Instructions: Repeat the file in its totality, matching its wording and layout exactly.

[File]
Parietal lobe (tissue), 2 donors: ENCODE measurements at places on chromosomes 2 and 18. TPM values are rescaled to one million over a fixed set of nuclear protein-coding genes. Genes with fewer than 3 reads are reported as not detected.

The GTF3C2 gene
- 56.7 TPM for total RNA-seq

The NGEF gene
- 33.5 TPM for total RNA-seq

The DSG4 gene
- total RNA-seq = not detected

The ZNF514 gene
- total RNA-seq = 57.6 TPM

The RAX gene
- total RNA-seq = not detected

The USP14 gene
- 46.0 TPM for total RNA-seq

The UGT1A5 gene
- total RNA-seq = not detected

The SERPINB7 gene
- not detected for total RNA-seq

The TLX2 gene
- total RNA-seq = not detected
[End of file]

Parietal lobe (tissue), 2 donors: ENCODE measurements at places on chromosomes 2 and 18. TPM values are rescaled to one million over a fixed set of nuclear protein-coding genes. Genes with fewer than 3 reads are reported as not detected.

The GTF3C2 gene
- 56.7 TPM for total RNA-seq

The NGEF gene
- 33.5 TPM for total RNA-seq

The DSG4 gene
- total RNA-seq = not detected

The ZNF514 gene
- total RNA-seq = 57.6 TPM

The RAX gene
- total RNA-seq = not detected

The USP14 gene
- 46.0 TPM for total RNA-seq

The UGT1A5 gene
- total RNA-seq = not detected

The SERPINB7 gene
- not detected for total RNA-seq

The TLX2 gene
- total RNA-seq = not detected